Explore the fascinating world of the Victorian judges at this award-winning historic house.

Apples in the kitchen

Victorian Food Recipes

Here at The Judge's Lodging we love Victorian food and cooking. Occasionally we even hold large Georgian & Victorian 5 course dinners, with around fifty dishes in each.  Don't get the Curator talking about Victorian jellies - she's made loads and collects moulds. We're going to give our old ice-cream maker a go some time too (we're afraid we usually cheat by using a freezer). So, we love it so much we thought we'd share some of our favourite recipes with you. All of these are ones we have made ourselves. You'll also find some more recipes in our learning resource The Great Victorian Picnic.

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Best of luck with your creations...



<< back to Jelly & Ice cream recipes

Vanilla Cream

Ingredients - 1 pint of milk, the yolks of 8 eggs, 6 oz. Of sugar, 1 oz of isinglass, flavouring to taste of essence of vanilla.

Mode -  Put the milk and the sugar into a saucepan, and let it get hot over a slow fire; beat up the yolks of the eggs, to which add gradually the sweetened milk; flavour the whole with essence of vanilla, put the mixture into a jug, and place this jug in a saucepan of boiling water. Stir the contents with a wooden spoon one way until the mixture thickens, but do not allow it to boil, or it will be full of lumps.  Take it off the fire; stir in the isinglass, which should be previously dissolved in about ¼ pint of water, and boiled for 2 or 3 minutes; pour the cream into an oiled mould, put it in a cool place to set, and turn it out carefully on a dish.  Instead of using essence of vanilla, a pod may be boiled in the milk instead, until the flavour is well extracted.  A pod, or a pod and a half, will be found sufficient for the above proportion of ingredients.  Mrs Beeton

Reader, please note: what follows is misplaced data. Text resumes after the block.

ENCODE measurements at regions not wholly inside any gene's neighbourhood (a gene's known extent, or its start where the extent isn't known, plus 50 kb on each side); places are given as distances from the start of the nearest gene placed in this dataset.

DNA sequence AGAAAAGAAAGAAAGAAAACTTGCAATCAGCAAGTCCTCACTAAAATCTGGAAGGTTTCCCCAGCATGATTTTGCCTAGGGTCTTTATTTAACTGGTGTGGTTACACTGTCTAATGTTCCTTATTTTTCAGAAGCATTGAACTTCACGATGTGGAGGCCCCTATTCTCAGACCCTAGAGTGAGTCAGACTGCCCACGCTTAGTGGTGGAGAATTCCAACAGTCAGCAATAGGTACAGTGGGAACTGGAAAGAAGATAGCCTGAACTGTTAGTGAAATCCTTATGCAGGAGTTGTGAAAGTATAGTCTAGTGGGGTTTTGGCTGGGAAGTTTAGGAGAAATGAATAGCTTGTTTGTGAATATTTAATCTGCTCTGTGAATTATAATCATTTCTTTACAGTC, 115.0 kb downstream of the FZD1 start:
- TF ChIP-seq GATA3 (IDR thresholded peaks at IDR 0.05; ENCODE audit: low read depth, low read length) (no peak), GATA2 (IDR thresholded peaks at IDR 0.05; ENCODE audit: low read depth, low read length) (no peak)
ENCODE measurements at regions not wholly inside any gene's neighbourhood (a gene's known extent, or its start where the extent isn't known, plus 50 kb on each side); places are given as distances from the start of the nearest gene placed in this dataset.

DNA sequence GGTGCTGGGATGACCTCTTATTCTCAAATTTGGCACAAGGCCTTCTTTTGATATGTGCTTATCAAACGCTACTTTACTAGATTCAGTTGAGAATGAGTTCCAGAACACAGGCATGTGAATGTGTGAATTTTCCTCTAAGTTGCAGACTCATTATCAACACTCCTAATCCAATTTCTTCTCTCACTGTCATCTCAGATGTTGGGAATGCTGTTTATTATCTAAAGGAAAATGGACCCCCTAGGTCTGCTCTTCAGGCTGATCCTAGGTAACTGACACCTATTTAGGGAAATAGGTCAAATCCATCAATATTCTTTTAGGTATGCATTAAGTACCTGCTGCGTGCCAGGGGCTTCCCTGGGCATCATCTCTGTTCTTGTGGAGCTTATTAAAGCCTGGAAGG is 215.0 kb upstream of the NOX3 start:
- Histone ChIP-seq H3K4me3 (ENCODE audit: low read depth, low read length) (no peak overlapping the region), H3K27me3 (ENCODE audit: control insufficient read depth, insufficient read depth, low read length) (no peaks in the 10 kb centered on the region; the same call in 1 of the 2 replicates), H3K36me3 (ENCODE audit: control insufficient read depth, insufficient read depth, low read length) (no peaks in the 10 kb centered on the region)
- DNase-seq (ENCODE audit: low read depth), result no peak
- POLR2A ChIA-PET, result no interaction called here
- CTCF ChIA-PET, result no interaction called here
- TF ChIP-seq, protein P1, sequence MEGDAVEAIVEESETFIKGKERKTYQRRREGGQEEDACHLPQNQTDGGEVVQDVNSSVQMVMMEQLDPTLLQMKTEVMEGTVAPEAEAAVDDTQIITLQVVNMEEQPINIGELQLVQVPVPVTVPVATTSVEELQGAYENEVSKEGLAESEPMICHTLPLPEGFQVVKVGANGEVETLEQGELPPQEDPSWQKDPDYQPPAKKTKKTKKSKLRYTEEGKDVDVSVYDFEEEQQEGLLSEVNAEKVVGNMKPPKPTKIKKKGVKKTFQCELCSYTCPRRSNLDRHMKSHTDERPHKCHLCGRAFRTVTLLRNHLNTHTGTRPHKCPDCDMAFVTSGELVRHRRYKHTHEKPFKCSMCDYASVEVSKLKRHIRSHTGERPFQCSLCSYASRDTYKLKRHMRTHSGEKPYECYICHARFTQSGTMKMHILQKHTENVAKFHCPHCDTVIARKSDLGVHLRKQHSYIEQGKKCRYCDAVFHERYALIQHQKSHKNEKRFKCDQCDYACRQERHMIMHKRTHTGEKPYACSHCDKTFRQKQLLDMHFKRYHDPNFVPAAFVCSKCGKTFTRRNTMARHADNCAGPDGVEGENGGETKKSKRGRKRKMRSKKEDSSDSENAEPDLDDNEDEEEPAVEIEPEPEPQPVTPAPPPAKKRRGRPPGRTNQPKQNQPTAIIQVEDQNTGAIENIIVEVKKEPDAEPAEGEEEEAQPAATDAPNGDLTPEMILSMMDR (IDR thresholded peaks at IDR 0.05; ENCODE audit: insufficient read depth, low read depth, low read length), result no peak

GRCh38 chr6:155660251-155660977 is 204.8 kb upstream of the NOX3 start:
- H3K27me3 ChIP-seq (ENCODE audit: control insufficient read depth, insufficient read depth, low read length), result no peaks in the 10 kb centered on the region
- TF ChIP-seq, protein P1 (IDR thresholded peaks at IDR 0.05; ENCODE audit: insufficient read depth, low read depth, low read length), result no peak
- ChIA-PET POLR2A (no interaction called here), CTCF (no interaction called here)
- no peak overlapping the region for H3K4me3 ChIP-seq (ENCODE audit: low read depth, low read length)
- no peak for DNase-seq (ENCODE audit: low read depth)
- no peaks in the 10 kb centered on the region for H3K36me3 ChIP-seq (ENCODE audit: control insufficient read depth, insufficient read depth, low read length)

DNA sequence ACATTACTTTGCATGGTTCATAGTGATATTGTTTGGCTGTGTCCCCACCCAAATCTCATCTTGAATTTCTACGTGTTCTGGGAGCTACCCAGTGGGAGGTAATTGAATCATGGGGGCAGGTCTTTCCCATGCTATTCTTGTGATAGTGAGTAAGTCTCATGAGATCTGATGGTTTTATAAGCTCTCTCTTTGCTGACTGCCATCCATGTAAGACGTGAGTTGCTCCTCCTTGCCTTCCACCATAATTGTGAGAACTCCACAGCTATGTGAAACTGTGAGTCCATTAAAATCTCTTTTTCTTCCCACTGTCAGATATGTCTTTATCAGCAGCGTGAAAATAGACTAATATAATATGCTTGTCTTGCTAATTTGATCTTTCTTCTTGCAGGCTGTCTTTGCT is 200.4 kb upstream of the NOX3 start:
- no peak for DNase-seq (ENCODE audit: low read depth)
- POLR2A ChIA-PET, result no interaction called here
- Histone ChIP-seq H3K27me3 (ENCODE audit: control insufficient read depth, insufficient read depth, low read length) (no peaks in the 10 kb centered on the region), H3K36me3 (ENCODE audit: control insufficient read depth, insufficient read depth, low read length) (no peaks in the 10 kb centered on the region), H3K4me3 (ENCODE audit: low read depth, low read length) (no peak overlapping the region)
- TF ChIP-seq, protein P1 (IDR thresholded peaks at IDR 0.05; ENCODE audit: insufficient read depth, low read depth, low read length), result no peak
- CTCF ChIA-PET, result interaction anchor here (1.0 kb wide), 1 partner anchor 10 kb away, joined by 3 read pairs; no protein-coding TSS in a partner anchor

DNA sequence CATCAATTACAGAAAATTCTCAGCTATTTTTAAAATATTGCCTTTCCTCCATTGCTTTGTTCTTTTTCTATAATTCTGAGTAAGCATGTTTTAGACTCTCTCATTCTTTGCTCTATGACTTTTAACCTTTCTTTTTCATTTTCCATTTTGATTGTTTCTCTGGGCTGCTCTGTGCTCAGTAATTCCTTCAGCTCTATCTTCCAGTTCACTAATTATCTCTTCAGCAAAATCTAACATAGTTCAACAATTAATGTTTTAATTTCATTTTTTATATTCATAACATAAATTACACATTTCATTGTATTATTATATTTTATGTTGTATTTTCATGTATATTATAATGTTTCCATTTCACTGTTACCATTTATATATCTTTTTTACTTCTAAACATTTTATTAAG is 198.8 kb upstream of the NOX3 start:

JL note - if you want to be really authentic with this, isinglass is still available (but expensive) from some chemists. However, as it was the precurser to gelatine, we use powedered geliatine you can buy from any supermarket - one packet will set one pint.


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Strange But True

  • list arrowWould you wee in your dining room?

    Victorian gentlemen did! Some dining rooms (like ours) had a special cupboard to house a chamber pot so all the gentlemen could go for a wee without leaving the table (once the ladies had left the room, of course!).


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